Oct. 11 (Bloomberg) -- The Philippines issued its second-highest storm alert for seven northern provinces in the main island of Luzon, prompting schools to shut as deaths from floods and landslides south of the country rose.
Typhoon Nari, with maximum winds of 130 kilometers per hour and gusts of up to 160 kilometers per hour, is expected to hit the provinces of Aurora and Isabela this evening, the weather bureau said in its latest bulletin. Rainfall from typhoon, locally known as Santi, is likely heavy to intense, while another storm is expected to enter the country over the weekend, forecaster Aldczar Aurelio said in a televised briefing.
Eight local flights were canceled, the transportation department said in its official Twitter account. About 460 passengers are stranded in Albay province’s port, the disaster monitoring agency said on its website, while schools were shut in provinces where storm alerts were raised.
Floods and landslides in the islands of Visayas and Mindanao in the five days to Oct. 8 killed as many as 20 people, the disaster monitoring agency said. Six of those killed were from Zamboanga City, where more than 200 people died in September after three weeks of clashes between the military and members of a Muslim renegade group.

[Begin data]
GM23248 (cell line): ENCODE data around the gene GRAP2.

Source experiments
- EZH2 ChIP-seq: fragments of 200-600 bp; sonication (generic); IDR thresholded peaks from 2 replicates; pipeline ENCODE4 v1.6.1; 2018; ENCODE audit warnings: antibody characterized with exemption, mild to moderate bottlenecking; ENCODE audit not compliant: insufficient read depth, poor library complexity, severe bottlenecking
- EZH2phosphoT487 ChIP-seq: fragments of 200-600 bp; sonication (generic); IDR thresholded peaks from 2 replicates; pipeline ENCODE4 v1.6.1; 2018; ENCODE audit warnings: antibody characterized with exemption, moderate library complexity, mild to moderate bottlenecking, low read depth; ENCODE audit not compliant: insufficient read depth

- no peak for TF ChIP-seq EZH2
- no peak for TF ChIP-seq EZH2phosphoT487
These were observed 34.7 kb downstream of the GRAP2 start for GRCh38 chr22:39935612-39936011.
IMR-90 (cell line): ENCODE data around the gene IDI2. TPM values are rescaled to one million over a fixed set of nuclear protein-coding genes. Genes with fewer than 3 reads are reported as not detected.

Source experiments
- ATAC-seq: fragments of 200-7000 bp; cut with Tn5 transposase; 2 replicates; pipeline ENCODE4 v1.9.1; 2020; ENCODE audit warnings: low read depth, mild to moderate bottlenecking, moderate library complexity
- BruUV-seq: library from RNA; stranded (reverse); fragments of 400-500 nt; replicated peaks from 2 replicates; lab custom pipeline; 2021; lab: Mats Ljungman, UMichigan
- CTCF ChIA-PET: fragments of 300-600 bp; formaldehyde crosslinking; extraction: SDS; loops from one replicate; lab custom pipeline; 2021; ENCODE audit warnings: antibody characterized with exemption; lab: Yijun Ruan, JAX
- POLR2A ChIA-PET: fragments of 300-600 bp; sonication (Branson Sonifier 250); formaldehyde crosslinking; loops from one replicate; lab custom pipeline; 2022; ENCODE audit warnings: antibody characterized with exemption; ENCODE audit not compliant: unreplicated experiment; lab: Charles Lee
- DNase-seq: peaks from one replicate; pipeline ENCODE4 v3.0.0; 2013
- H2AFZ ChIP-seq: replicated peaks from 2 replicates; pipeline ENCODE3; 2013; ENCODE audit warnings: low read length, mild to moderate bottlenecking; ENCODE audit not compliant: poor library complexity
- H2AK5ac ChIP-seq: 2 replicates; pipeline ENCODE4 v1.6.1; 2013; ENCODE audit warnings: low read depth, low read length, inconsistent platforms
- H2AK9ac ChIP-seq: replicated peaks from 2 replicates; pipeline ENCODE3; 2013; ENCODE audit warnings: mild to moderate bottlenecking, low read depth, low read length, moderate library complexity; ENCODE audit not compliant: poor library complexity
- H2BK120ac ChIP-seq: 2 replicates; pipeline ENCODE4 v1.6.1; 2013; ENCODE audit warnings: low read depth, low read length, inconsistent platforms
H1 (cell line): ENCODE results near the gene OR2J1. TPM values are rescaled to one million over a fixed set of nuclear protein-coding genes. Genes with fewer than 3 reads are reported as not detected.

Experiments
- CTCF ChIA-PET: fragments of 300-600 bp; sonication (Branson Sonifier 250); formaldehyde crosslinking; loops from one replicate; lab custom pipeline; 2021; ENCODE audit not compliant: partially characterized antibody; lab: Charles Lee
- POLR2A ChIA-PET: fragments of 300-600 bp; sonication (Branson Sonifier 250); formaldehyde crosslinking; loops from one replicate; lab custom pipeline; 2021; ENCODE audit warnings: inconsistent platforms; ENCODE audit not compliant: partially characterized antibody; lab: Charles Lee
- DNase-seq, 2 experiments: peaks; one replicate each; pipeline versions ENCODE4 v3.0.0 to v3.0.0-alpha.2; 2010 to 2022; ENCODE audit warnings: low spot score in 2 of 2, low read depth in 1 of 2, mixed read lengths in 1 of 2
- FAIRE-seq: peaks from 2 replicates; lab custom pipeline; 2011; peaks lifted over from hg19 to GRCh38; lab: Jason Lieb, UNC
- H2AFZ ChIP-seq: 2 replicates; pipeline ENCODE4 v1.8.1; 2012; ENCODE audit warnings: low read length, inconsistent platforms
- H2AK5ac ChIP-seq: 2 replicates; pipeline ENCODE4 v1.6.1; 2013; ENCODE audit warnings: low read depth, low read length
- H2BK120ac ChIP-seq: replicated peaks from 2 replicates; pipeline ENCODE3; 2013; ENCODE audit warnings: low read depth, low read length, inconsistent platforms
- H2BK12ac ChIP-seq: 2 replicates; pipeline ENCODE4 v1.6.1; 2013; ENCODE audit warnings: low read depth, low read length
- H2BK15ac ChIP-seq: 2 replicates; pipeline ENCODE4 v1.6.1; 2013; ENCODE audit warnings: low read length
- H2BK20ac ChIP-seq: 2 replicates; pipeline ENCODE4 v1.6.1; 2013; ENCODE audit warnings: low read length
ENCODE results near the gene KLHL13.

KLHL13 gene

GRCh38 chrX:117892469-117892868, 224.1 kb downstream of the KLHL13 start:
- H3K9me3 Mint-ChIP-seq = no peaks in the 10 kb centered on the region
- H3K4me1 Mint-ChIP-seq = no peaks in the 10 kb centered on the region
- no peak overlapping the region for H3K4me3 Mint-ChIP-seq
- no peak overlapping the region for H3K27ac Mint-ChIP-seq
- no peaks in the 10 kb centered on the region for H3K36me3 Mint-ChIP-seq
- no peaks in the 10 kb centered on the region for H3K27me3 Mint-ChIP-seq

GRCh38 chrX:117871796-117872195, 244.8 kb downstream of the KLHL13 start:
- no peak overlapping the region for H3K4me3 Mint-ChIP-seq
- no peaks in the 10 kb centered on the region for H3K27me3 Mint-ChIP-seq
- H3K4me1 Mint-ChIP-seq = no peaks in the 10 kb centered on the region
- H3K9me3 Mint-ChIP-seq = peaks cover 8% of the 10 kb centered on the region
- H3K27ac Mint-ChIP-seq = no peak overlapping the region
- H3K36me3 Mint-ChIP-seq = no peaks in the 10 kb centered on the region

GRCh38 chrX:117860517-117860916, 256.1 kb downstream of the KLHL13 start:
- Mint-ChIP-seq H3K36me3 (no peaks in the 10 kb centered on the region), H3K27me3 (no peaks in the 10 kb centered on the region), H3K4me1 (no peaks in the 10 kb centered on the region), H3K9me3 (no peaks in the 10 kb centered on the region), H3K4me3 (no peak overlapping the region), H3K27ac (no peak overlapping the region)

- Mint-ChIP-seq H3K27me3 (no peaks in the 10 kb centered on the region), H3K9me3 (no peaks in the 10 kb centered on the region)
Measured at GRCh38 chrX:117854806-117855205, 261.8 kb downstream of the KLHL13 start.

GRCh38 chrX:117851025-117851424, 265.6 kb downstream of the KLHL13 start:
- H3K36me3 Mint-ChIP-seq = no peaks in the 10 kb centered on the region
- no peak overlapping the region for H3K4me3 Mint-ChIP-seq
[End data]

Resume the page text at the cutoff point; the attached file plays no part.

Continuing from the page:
In August, monsoon rains swamped as much as 60 percent of the Philippine capital and nearby provinces, shutting financial markets for two days and suspending work and schools. The Philippines, regularly battered by cyclones, topped a list of 10 countries most affected by natural disasters in 2012, with 2,360 deaths, according to a report by Brussels-based Centre for Research on the Epidemiology of Disasters.
Storm warning signal number 3, the second-highest in a four-level alert system, is raised in seven provinces in Luzon island, the weather bureau said. Fourteen provinces are under signal number 2, while Manila and nearby provinces are under the lowest alert level, it said. Flooding in low-lying areas in Manila is possible, the agency said.
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